This is an India of fraught masculinities continuously brought to crisis. One must remember Kaminey, where the geeky NGO-worker Shahid is armtwisted to elope by Priyanka. Or Anushka in Matroo ki Bijli, or Parineeti in Ishaqzaade. These are not women who spit venom on horseback and burn-marks on their cheeks spelling bloodlust. Their revenge is nonchalant, as is their romance. Rani from Rajouri cares to please. She was happy to put on hold a job offer until her engineer boyfriend/fiancé expressed consent. She was happy to be told she was the predictable feminine inadequacies, like not being a good driver. Her conformity to the systems of patriarchy that had bred her as the desirable, unchallenging, sweet girlfriend/daughter/wife, was almost complete. The political magic she performs in the film, occurs through and because of this comportment of absolute acquiescence. She is not the rebel stuck in Rajouri, she is the archetype of the Rajouri goodgirl. And something snaps. The film brings one to reflect on alignments – cultural, political and intimate – along the lines of ‘something snaps’. Subjects are shaped by regimes of culture, ritual, biopolitics, necropolitics, in this case, a strong gaze of the neoliberal complex inviting you to get drunk and find Freedom. Even as they are, Rani from Rajouri shows, something slips. The regime – the smothering boyfriend or neoliberal allure of backpacking Europe – are both unable to pin her down. She will probably nurse these wounds for many years. What the film has her do is own and shape her own subject-position, standing at the crossroads of Rajouri and Amsterdam. Of course, stubble-eros is introduced as a foil to the lizard-sexuality of an insecure brown techie who now wants a ‘cool’ girlfriend. But the backpackers, sluts, chefs, beers, trainrides stand in as props for a flaneur-style behnji who clings on to the ride back home at all times. The film manages to flatten the turf between home and world. I am reminded of the forceful dramatic arrangements by which Tagore’s women – especially, Bimala and Charulata – crossed borders of home and world and marked battlegrounds. Queen manages to casually re-orientalize (or simply, reorient) Amsterdam and Paris as seen from Rajouri, now as sites where our shit must go to sort itself out. The stubble-eros and the banjo-music serving as obedient props for Rajouri to expand its tensions onto the outer world.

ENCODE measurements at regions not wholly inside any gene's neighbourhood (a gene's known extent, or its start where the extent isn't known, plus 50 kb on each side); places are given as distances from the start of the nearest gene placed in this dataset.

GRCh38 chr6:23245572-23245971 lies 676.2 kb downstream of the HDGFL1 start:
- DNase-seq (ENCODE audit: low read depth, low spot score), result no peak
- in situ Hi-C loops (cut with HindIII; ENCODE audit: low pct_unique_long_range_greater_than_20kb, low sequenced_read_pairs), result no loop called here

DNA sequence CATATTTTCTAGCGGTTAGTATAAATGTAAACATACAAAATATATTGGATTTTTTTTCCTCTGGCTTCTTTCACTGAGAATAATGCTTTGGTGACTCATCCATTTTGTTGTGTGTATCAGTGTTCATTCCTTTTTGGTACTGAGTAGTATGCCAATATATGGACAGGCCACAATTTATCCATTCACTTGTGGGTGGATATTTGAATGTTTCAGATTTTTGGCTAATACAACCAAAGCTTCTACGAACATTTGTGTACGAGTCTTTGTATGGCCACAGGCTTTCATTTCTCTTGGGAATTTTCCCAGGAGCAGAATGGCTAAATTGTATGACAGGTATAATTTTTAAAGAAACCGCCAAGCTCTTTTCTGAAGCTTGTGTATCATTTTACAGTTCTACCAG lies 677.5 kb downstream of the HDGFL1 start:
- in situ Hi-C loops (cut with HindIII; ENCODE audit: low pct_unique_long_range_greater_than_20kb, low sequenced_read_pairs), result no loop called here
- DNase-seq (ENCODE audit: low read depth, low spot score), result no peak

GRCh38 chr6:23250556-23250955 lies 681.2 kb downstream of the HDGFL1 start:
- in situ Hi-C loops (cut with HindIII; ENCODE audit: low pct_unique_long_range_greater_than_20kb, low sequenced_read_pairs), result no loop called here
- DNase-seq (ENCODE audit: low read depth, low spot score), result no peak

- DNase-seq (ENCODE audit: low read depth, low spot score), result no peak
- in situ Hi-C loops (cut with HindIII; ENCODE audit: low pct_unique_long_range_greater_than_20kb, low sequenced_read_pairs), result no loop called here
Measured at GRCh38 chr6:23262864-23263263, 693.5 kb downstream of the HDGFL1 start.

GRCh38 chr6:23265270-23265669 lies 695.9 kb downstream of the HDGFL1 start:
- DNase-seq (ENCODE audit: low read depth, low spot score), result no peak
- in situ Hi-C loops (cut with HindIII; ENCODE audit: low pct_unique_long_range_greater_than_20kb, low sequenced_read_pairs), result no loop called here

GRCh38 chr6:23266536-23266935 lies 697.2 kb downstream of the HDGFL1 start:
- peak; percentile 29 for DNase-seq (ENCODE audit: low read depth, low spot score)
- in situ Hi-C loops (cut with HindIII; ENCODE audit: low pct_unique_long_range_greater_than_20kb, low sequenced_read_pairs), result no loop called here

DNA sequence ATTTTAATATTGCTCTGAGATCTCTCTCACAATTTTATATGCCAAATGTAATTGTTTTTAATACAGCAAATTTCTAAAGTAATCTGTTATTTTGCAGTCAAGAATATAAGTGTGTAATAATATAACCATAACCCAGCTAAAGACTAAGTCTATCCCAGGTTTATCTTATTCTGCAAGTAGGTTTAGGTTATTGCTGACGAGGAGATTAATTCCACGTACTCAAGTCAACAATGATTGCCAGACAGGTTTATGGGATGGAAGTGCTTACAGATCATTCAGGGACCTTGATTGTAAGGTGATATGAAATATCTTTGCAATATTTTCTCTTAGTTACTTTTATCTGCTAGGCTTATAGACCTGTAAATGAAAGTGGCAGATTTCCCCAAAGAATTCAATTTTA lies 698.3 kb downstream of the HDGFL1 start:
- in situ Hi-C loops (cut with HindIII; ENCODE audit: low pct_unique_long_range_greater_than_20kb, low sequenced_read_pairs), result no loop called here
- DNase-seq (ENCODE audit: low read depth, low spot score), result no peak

Now to say something about the insecure London-techie-boy, for whom a behnji fiancé is not good enough. Had he been smarter and cooler at playing culture to his advantage, he would turn this into a story of his heartbreak and life-altering pain. Like the obsessed aristocrat of Pamuk's Museum of Innocence, who hunts up cigarette-butts of the ethereal Fuzun across seven-hundred pages of self-serenade. Or the failed artist in Alberto Moravia’s Boredom who chases a muse who he himself was ready to reject, just as she acquired will. The will to acquire tenancy over someone else’s will is often transacted in the register of love – especially, in the register of parent-child love, or sexual intimacy. The other actor offers raw material for a canvas of utopia. The rise of the other’s will disturbs this canvas; shakes, brings to crisis or reframes attachment to the canvas itself – often tucked in an old bottle called love. Rani from Rajouri is such an object of utopic artistry. She crafts her own subjectivity, emerging slowly out of the casual sketchpad to gather and express a life of its own spectrum of wills. Such a thing, I believe, is called being political. It springs out in a little spark just as something snaps.
[The Queen soundtrack is here.]
[The Queen soundtrack is here.]